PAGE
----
Cases against brothers on hold
More evidence is needed to prove that twin brothers from Belpre are guilty of multiple felonies related to forcefully and surreptitiously drugging one of the men’s wife.
Felony charges of abduction and corruption with drugs against Robert and Thomas Trezza, both 45, of 150 Camelot Road, were dismissed earlier this month when Marietta Municipal Court Judge Janet Dyar Welch found the evidence presented during a preliminary hearing was not enough to prove the brothers’ acts met the definition of both crimes.
Now investigators are strengthening their case in hopes of again presenting it at an upcoming Washington County grand jury.
Among other things, investigators are trying to obtain medical information for victim Susan Trezza, 40, who is married to Robert.
“They are still dealing with the doctors and getting her medical records, and I don’t think that has happened yet,” said Washington County Sheriff Larry Mincks.
At the time of the preliminary hearing, it was unclear what, if any, drugs Susan was prescribed and what drugs her husband and brother-in-law were apparently forcing her to take.
According to Susan’s brother, Kevin Morehead, who lived with Susan, Robert, and Thomas from October through April, the twins would crush up medication and put it in Susan’s coffee or hold her down and force feed her medication to her on multiple occasions.
“(Her medication) was obviously not working… she was walking around catatonic, humming to herself. Sometimes she was violent. She wasn’t herself,” said Morehead at the preliminary hearing.
Robert and Thomas also tried on multiple occasions to exorcise demons out of Susan, who sometimes spoke in different voices, said Morehead.
Susan’s mental state could have prevented her from taking her own medication as needed. Susan was in a psychiatric ward for a period, noted defense attorney Rolf Baumgartel.
The husband of an Alzheimer’s patient is not held criminally liable for tricking their spouse into taking their medication, he noted.
But Washington County Assistant Prosecutor Kevin Rings noted the woman had not been appointed a guardian and was free to refuse her medication if she wanted.
Still Welch said more evidence was needed to prove the men’s actions fit the statutory definitions of abduction and corruption.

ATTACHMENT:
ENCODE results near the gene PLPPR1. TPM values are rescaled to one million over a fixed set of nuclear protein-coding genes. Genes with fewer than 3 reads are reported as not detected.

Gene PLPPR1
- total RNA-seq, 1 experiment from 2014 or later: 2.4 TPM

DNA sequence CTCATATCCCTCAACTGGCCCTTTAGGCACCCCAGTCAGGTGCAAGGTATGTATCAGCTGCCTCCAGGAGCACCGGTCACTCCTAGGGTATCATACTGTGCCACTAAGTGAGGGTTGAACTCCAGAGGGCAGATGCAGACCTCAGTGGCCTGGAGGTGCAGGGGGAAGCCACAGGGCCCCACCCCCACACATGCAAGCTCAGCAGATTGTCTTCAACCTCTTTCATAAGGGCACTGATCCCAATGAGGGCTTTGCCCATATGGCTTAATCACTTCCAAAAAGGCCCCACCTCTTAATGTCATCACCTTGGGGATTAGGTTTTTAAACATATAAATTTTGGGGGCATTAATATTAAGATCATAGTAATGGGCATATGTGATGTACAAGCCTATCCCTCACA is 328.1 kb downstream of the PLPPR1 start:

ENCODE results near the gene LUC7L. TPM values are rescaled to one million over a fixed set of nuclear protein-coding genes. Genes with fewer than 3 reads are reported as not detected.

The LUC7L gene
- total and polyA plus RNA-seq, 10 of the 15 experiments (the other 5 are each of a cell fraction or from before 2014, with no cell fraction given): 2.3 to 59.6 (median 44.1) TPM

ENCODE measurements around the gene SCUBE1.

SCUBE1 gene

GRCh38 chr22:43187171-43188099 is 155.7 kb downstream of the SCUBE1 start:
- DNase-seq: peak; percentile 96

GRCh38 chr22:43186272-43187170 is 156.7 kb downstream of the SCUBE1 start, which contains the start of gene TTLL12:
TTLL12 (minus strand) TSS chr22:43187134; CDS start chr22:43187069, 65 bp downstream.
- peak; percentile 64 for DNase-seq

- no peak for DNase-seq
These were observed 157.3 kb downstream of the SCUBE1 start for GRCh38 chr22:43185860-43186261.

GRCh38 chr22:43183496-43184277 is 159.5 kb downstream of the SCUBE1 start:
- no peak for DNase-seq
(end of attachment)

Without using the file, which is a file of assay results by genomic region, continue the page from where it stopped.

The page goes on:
Robert and Thomas were released from jail shortly after the May 14 preliminary hearing. However, Susan remains with a different relative, said Mincks. The whereabouts of a 9-year-old child who was in the home at the time of the men’s arrest could not be confirmed.
As the investigation continues, Susan herself is also somewhat better able to assist with investigation, he added.
“She is recovering…and a little bit more able to guide us in the investigation,” said Mincks, adding that Susan was in a trance-like state and unable to answer many questions when officers initially responded to a welfare check for the woman on May 8.
The incident was the 12th time the sheriff’s office has responded to the residences in four years. The previous 11 visits were for 911 calls and hang ups, which are believed to have been made by Susan, said Mincks.
However, the calls were investigated at the time and no action was taken.
As the case continues, information will be turned over to the Washington County Prosecutors Office to be presented to a Washington County grand jury.
Whether the prosecutors office will seek indictments on the same charges, different charges, or a combination will depend on the evidence collected, said Rings.
“We’ll wait and look at everything gathered up,” he said.
Mincks did not have an estimate as to how long the investigation would take. While officers are actively working the case, medical information typically takes a while to gather, he said.
Three misdemeanor charges of animal cruelty against Robert and Thomas were not dismissed and are pending.
The men reportedly had three severely malnourished dogs and no dog food in the home.